WASHINGTON (Reuters) – The U.S. Navy on Wednesday said that it would carry out a broader review into the spread of the coronavirus aboard an aircraft carrier, a move likely to delay a decision on the future of the ship’s fired captain.
Captain Brett Crozier was relieved of command of the carrier Theodore Roosevelt after the leak of a letter he wrote calling on the Navy for stronger measures to protect the crew.
Last week, the Chief of Naval Operations Admiral Mike Gilday recommended after a preliminary investigation that Crozier be reinstated.
“I have unanswered questions that the preliminary inquiry has identified and that can only be answered by a deeper review,” acting U.S. Navy Secretary James McPherson said.
“Therefore, I am directing Admiral Gilday to conduct a follow-on command investigation,” McPherson said.
He added that the report would look to provide a “more fulsome understanding of the sequence of events, actions, and decisions of the chain of command.”
Senator Jack Reed, the top Democrat on the Republican-led Senate Armed Services Committee, said that the investigation should be “thorough and expeditious.”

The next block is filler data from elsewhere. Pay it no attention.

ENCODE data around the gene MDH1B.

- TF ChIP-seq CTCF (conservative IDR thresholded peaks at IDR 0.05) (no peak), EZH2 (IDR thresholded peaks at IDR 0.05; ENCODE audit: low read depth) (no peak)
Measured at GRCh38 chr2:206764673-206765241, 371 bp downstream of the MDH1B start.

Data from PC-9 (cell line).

“I reiterated that… the recommendations of the military leadership on his reinstatement should be heavily weighed,” Reed said.
A U.S. official, speaking on the condition of anonymity, said the investigation would take about a month to complete.
The move appears to be in line with the wishes of U.S. Defense Secretary Mark Esper, who had been in favor of receiving a completed written investigation before making any decisions.
Esper had received a verbal briefing on the preliminary inquiry but felt that was insufficient to go forward on the Navy’s recommendations.
Officials have told Reuters that Chairman of the Joint Chiefs of Staff General Mark Milley was also in favor of a broader review.
At a White House event on Wednesday, President Donald Trump did not weigh in on whether he thought Crozier should be reinstated.
Crozier is one of the 940 sailors from the Roosevelt’s 4,800-member crew who have tested positive for the coronavirus, effectively taking one of the Navy’s most powerful ships out of operation.
Crozier was fired by the Navy’s top civilian, then-acting Navy Secretary Thomas Modly, against the recommendations of uniformed leaders.
Modly resigned after a series of events, including his going aboard the carrier and questioning Crozier’s character in a speech to the Roosevelt’s crew, which was leaked to the media.
(Reporting by Idrees Ali and Phil Stewart. Additional reporting by Steve Holland; Editing by Bill Berkrot, Marguerita Choy and Cynthia Osterman)